Who's Challenging Who?
‘Who's Challenging Who?’ is funded by the National Institute for Health Research (NIHR) School for Social Care Research, and is in collaboration with Cardiff University and Mencap. The primary objective is to determine the impact of the training programme on staff attitudes (empathy) towards people with learning disability and challenging behaviour. The secondary objectives are to determine the impact of the training on: staff confidence, attitudes and work-related wellbeing; incidence of challenging behaviour in residential homes, and use of restrictive practices.
Approximately one in six people with a learning disability (LD) engage in “challenging behaviours”. Challenging behaviours are defined by their negative impact on the person (e.g., injury, exclusion from the community) and others (e.g., physical harm, stress). The actions of staff members can make challenging behaviours more likely to occur, or make these behaviours worse. In particular, staff negative attitudes and lack of understanding about the reasons for challenging behaviours are contributory factors. To address lack of staff empathy and negative attitudes, we worked directly with people with LD to design a staff training course.
The training “Who’s Challenging Who?” (WCW) is designed to emphasise the role of staff as a challenge also to people with learning disabilities. WCW is a half day training course with follow on coaching to ensure implementation. WCW is delivered jointly by a trainer with LD who has been labelled as having challenging behaviours, along with a trainer without LD. We have conducted development work on WCW, written a manual, and completed a pilot evaluation the results of which were positive. Staff reported increased empathy for people with LD and challenging behaviours, increased confidence, and reductions in negative attitudes.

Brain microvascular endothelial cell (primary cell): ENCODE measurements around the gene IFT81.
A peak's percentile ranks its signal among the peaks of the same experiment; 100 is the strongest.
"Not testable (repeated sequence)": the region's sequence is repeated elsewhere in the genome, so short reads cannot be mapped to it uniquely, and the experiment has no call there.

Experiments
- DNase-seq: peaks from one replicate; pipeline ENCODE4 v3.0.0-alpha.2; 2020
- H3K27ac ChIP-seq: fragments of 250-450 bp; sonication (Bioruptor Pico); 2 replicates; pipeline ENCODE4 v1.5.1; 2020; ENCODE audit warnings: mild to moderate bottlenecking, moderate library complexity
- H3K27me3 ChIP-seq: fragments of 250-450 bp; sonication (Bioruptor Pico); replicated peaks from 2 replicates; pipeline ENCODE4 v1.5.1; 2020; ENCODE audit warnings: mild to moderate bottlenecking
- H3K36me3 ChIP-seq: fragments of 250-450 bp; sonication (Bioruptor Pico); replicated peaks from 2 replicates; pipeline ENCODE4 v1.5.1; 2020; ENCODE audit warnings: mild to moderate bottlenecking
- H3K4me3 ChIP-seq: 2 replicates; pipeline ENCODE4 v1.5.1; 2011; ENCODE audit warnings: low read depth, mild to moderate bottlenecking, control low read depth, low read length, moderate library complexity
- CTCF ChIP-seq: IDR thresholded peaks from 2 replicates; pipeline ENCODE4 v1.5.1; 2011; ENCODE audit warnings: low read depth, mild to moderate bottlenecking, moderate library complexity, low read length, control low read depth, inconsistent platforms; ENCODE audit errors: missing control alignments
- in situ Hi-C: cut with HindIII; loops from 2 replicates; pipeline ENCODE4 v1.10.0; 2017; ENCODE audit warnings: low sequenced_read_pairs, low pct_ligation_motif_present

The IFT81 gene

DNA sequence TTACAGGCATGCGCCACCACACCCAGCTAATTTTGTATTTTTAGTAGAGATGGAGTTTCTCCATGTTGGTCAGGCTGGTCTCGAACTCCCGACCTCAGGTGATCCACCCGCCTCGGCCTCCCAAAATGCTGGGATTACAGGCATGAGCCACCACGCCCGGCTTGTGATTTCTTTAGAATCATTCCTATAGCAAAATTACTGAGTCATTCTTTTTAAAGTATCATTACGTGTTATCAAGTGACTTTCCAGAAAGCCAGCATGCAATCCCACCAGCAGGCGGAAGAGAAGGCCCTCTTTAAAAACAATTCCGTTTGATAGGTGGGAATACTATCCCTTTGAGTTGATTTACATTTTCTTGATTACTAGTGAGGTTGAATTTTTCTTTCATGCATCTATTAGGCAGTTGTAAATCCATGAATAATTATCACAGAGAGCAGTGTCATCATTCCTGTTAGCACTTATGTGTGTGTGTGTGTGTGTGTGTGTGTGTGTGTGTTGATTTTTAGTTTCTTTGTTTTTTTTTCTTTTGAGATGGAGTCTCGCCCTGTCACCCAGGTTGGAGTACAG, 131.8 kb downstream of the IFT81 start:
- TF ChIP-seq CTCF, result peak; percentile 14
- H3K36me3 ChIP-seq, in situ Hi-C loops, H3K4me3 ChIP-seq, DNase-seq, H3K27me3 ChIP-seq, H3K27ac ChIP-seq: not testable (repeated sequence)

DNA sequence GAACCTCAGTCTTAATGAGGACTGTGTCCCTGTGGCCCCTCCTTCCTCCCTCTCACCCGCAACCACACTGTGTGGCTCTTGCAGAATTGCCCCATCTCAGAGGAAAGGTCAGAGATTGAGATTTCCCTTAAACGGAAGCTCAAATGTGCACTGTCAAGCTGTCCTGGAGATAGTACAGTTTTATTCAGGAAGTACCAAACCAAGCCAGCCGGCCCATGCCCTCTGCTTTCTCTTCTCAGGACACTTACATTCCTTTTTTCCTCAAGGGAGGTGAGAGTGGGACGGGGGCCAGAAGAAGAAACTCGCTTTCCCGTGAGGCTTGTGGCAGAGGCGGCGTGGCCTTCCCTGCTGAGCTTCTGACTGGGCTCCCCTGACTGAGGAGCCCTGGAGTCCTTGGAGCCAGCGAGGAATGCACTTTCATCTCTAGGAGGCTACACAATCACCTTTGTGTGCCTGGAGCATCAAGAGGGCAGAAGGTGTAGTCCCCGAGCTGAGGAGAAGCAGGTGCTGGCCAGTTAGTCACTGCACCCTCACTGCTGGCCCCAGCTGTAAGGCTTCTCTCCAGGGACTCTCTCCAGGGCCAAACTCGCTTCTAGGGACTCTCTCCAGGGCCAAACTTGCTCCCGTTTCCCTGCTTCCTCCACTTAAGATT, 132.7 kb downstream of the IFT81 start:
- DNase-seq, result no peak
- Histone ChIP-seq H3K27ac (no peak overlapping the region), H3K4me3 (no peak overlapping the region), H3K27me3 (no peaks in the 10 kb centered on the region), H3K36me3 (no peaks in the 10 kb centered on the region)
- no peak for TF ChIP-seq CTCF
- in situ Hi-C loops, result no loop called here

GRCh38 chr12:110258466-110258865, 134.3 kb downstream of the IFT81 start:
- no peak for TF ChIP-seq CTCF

In the new research study, people with learning disabilities and challenging behaviours will co-deliver the WCW training. Two staff members from 118 LD residential services will participate. One half of group homes randomised to receive the WCW training. Following the research evaluation, group homes in the “training as usual” comparison group will also be offered the WCW training. The primary outcome will be changes in staff empathy towards people with CB. Secondary outcomes at the staff level will include confidence, attitudes, and work-related well-being. Secondary outcomes at the group home level will include recorded incidents of aggressive CB, and use of any restrictive practices.
If the results of this cluster randomised trial are positive, we will disseminate the findings widely and make all training manuals and materials freely available on the internet for anyone in LD services (and beyond) to use. Our training approach may have wider implications in other areas of social care (e.g., mental health, dementia, brain injury), and may also provide a generally applicable model for how to train people with LD to act as co-trainers in LD social care settings. People with LD and challenging behaviours have already been involved centrally with the design, development, and pilot evaluation of WCW, and will continue to be fully involved throughout this trial.